Humans had dreamed of soaring like birds for centuries, but only since 1903 has science made it possible. In 1917 — just fourteen years after the Wright Brothers made their first historic powered flight — the United States decided to establish the first civilian laboratory dedicated to unlocking the mysteries of flight. Langley research established many of the basic building blocks of aeronautics, changed the shape of aircraft and helped allow jets to fly at supersonic speeds.
Then came 1958 and the dawn of the space race. Langley started Project Mercury and the Space Task Group, which oversaw the burgeoning U.S. space program, and the original seven astronauts. Even after the Space Task Group moved to Houston, Langley continued to use its decades of scientific know-how to help send Americans into space and eventually to the moon.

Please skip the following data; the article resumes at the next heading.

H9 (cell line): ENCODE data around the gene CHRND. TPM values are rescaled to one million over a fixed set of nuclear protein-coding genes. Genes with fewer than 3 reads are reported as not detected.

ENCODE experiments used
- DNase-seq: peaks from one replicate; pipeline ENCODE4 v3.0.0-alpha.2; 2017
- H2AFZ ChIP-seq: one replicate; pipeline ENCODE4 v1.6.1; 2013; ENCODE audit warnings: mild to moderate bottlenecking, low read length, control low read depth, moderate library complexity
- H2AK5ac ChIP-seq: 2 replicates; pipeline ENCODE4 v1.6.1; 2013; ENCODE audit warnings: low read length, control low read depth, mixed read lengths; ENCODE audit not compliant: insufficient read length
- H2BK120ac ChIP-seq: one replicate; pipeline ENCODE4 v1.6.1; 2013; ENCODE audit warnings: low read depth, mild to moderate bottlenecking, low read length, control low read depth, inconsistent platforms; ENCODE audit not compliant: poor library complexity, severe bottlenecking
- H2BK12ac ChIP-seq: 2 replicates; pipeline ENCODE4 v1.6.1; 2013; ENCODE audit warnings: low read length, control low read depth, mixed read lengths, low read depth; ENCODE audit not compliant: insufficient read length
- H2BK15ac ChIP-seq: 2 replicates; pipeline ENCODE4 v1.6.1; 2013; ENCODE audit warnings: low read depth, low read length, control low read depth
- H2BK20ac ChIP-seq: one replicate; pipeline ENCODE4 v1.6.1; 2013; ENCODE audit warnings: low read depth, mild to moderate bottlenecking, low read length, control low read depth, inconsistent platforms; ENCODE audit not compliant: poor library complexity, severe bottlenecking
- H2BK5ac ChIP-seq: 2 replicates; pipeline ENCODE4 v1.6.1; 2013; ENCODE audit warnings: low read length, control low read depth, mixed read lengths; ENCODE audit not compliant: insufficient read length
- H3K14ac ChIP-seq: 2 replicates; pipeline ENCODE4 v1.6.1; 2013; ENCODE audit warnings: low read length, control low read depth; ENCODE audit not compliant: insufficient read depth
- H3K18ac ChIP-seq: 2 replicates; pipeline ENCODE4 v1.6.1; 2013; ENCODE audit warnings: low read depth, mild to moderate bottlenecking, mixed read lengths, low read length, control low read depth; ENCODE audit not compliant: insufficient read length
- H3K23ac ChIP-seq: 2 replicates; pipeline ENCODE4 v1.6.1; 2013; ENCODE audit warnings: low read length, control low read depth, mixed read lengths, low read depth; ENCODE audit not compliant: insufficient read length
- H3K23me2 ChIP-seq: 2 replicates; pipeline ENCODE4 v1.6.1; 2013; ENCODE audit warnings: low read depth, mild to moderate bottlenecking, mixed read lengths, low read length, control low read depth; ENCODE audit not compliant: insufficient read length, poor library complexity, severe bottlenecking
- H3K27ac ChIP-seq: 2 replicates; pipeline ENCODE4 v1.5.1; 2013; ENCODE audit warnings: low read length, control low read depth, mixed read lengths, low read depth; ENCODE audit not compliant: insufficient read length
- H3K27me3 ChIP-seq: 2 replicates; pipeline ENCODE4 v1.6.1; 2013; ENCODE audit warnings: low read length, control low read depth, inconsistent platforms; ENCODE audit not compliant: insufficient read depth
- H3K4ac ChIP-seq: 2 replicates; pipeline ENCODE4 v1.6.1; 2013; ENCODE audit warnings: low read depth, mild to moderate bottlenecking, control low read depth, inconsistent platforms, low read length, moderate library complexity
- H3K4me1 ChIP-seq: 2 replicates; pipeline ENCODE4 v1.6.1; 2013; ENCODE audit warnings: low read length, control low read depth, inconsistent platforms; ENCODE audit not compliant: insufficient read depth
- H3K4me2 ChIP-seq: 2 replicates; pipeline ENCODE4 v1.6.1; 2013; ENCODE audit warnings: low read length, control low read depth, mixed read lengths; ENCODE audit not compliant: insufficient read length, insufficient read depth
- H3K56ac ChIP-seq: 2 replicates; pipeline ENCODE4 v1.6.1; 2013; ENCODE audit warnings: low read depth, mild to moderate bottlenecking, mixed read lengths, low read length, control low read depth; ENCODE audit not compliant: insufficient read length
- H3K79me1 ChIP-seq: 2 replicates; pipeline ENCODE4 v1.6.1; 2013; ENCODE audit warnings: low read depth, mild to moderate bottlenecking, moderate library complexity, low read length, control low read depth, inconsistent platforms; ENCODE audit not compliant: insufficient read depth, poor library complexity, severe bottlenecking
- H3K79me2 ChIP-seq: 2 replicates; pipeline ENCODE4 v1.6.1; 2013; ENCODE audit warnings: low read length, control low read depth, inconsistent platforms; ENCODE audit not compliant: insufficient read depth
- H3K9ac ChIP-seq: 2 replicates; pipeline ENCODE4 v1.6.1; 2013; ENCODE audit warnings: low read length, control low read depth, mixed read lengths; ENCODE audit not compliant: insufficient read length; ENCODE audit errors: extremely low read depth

Langley simulators helped astronauts learn how to rendezvous and dock in space and land on the moon. Neil Armstrong, the first man to walk on the moon, was one of the dozens of astronauts who trained at Langley. When the U.S. decided to develop a reusable spacecraft NASA turned once again to Langley. Researchers in Hampton put space shuttle designs through thousands of hours of wind tunnel testing.
Today, Langley researchers carry on the legacy of their pioneering predecessors. Whether testing space capsule landings, developing supersonic and hypersonic technologies or studying Earth's atmosphere to better understand global climate change, NASA Langley remains on the leading edge.